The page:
The valve rod 35 has a threaded forward end portion 39 which is passed through an ear of unit 5 and threaded through the stop nut 9 carried thereby, so that rotation of valve rod 35 willeifect the desired longitudinal movement of the valve rod and seating or unseating thereof. A suitable knob 55 is threaded on the forward end of valve rod 36 in front of the unit 5, and a set screw M removably secures the knob on said valve rod so that the knob may be utilized for rotating the valve rod. While I have described a preferred manner of installing the device upon the indicator, it Will be apparent that the device might be installed in other ways.
In using an adjusting device constructed in accordance with the present invention, the amount of vacuum in the casing 5 must first be set before flight. This is done by connecting a test gauge to an unused hole in the casing fi, closing the valve of the adjusting device, and setting the vacuum in the instrument by means of whatever type of controllable restriction is being used in the turn and bank system, with the airplane engine turning at cruising speed, the setting being at 2.04 inches Hg. The valve of the. present device is then opened, at which time the test gauge is watched to determine how much the vacuum decreases in the casing 5. With that figure determined, the valve of the present device is closed slowly until the vacuum in the casing 5 has again risen to one-half of the total amount it had dropped. lihis has now adjusted the valve of the present device so that it is exactly one-half open and so that thevacuum in the casing 5 is approximately 2 inches Hg. If such is not the case, th restriction in the system is adjusted so that such will be the case. The test gauge is then removed and the hole in which it was placed is closed or plugged. The. instrument is now ready for the test flight. If, during the flight, an .error occurs, the correction can be made by the pilot immediately or while still in "flight. The correction can be made by adjusting the valve of the device to regulate the vacuum in the instrument, the amount of adjustmentof the valve being. governed by the magnitude of the error, and the character of the error determining the direction in which the valve is adjusted. .In other words, if the turn is made too quick, the error is corrected by increasing the amount of vacuum in the casing 5, and if the turn is made too slowly, theerror can be corrected by decreasing the amount of vacuum in said casing. Obviously, by turning the valve rod in one direction, it is moved toward its seat so as to partially close the opening in the valve seat and thereby reduce a measured amount of. air which is allowed to bleed into the casing ,5, thereby increasing the vacuum. The reverseoperation is had when it is desired to decrease thevacuum in the instrument. After the pilot has made the adjustment by turning the knob ill, he checks the turn and bank indicator again by making another turn and checking as before. In the event that there is still a slight error, he can make another slightv adjustment and return to the field, having fully checked and regulated the instrument in one flight to the desired accuracy. A deflector plate 42 is preferably mounted on the inner end of the bolt 23 so as to cause the air to flow along the sides of the casing and prevent the force of air from striking the side of the rotor and thereby causing a disturbance.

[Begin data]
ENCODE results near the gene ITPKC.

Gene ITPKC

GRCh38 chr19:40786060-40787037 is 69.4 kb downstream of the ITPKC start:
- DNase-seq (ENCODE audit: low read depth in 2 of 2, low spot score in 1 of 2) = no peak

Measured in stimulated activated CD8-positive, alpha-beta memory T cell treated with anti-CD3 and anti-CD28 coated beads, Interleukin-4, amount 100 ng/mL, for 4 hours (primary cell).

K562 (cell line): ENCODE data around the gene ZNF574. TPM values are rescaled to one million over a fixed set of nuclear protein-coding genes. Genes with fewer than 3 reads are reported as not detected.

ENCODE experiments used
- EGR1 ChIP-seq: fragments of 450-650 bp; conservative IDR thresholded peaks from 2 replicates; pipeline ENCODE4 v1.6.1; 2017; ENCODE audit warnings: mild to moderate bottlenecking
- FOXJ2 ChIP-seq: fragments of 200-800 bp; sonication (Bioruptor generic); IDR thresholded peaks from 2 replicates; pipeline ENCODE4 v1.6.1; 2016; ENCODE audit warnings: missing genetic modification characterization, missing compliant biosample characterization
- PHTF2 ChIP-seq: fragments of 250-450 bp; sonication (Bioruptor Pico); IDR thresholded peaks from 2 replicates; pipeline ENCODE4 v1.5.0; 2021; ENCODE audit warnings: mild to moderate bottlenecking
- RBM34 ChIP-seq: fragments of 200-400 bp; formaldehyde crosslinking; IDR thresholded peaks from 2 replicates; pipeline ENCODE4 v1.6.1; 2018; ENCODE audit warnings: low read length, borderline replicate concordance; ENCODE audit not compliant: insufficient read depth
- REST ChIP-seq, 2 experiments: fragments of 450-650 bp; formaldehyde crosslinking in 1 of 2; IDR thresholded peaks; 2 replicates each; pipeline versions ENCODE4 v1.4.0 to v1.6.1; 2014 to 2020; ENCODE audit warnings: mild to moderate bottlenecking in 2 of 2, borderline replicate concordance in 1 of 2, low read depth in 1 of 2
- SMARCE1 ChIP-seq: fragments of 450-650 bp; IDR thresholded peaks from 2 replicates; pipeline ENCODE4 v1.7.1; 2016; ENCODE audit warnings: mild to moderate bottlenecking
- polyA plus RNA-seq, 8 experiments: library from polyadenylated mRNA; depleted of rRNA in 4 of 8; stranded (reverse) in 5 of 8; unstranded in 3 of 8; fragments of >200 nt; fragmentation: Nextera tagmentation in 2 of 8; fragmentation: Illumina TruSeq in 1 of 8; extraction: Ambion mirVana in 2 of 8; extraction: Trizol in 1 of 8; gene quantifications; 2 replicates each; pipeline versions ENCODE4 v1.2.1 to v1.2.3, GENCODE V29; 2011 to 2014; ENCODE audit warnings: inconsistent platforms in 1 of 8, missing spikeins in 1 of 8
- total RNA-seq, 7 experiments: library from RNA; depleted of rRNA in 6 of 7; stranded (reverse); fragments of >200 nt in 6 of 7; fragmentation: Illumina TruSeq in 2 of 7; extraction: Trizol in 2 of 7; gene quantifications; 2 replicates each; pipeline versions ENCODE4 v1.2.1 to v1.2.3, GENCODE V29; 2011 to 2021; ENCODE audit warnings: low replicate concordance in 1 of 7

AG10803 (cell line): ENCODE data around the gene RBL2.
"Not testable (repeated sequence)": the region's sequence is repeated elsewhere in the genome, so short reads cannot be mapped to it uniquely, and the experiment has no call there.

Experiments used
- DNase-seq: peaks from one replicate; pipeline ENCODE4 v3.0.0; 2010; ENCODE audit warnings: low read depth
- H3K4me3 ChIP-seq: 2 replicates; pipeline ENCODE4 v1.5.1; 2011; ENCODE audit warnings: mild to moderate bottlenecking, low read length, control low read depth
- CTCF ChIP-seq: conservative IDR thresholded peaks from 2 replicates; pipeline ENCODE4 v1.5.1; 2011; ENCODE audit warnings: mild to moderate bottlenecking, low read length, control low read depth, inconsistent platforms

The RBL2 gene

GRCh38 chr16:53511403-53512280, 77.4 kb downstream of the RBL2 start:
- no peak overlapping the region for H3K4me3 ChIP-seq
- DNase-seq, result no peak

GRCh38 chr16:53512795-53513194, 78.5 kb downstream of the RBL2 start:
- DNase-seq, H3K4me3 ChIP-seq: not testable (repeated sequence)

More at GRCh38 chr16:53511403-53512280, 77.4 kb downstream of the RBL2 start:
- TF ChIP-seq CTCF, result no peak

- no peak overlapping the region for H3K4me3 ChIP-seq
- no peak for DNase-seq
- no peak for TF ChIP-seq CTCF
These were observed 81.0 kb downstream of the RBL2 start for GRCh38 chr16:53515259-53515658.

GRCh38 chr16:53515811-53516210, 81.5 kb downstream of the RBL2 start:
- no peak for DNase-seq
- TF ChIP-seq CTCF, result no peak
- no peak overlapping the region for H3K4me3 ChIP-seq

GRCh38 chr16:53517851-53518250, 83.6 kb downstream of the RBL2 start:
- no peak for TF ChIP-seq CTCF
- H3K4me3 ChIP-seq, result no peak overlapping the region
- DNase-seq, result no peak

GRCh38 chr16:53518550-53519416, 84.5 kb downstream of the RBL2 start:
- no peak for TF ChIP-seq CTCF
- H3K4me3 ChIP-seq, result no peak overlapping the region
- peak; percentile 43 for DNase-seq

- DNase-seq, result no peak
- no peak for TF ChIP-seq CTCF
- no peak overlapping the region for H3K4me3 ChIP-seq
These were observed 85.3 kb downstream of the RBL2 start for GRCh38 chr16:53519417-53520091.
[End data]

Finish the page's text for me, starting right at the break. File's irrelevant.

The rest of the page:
From the foregoing description, it is believed that the construction and operation, as well as the advantages, of the present invention will be readily understood and appreciated by those skilled in the art. Modifications and changes in details of construction illustrated and described may be made, such as fairly fall within the spirit and scope of the invention as claimed.
What I claim is: g
1. A device for controlling the admission of air to the casing of a conventional rate-olfturn and bank indicator to vary the speed of the gyroscope rotor of the latter, comprising a valve block having a concave face to fit against a side of the indicator casing and provided with an air inlet bore, means to place said bore in communication with the interior of said casing including a bolt having an air passage, said bolt passing through the valve block and being adapted to be threaded through said casing to secure the valve block to the latter, and a valve rod operable for controlling the admission of outside air into said air inlet bore, said valve' rod being adapted to be arranged beside and to project at the front of the indicator casing for convenient operation thereof when the device is applied to the indicator.